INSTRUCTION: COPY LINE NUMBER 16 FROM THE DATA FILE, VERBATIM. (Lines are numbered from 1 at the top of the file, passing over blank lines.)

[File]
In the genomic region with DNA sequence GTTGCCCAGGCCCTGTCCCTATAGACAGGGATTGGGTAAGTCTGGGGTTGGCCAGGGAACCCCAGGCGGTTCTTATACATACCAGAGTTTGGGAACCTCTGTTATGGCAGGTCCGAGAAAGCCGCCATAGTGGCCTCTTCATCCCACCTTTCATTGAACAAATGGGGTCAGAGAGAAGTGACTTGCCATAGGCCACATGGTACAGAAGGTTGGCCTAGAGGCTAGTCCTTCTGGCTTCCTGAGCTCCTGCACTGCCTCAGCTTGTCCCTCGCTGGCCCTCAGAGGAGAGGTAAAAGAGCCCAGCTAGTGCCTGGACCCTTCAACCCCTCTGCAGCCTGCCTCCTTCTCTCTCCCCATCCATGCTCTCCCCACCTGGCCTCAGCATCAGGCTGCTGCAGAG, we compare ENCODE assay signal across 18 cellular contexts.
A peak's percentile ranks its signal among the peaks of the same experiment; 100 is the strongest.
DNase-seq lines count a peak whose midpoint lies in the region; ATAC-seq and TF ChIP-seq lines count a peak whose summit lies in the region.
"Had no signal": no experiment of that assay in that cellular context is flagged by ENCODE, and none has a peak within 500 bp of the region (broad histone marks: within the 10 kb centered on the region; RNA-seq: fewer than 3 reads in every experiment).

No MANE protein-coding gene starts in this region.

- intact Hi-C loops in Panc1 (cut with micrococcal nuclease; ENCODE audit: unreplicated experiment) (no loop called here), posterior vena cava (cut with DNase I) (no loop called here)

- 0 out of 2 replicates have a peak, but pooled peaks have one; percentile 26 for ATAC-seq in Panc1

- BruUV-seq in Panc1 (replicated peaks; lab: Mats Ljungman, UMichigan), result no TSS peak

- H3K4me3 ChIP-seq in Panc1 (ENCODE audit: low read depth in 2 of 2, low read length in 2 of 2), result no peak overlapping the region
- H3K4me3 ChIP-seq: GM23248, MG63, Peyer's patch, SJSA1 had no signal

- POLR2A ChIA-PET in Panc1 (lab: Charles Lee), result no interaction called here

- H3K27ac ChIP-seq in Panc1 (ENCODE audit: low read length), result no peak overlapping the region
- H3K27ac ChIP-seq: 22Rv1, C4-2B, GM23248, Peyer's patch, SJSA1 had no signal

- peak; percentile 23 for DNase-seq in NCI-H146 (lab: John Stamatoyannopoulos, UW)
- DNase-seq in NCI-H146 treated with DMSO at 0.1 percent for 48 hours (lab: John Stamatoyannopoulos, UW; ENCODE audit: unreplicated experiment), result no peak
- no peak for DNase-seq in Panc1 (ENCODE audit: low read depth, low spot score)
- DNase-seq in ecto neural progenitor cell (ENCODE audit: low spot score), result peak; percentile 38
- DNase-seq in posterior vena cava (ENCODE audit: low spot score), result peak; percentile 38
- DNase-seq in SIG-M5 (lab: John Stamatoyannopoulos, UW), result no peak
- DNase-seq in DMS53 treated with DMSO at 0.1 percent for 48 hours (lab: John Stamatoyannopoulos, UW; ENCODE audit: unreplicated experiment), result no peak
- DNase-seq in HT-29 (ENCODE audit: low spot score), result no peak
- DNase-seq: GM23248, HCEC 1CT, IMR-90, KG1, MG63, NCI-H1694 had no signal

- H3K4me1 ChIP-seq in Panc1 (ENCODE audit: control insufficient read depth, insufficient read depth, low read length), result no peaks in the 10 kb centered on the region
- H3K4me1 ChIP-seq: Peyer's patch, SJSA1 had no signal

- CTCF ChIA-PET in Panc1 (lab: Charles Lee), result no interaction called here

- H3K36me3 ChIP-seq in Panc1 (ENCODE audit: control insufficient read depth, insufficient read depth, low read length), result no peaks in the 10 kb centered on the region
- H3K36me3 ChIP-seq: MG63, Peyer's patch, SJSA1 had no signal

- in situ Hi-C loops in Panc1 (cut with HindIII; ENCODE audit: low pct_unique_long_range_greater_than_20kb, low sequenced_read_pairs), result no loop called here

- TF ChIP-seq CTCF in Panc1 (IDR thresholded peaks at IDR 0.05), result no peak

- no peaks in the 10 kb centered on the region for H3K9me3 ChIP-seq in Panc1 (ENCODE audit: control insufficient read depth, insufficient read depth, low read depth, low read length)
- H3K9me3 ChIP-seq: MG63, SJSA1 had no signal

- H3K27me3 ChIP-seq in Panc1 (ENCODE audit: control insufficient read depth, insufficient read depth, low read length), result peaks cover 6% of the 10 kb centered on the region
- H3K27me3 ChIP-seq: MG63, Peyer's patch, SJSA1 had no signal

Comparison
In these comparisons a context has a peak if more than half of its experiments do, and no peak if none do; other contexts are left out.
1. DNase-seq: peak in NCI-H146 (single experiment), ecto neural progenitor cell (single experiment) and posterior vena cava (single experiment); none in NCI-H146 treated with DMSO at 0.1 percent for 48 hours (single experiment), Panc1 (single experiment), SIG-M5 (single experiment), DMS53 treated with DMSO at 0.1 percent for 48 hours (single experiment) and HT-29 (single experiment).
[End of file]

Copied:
- no peak for DNase-seq in Panc1 (ENCODE audit: low read depth, low spot score)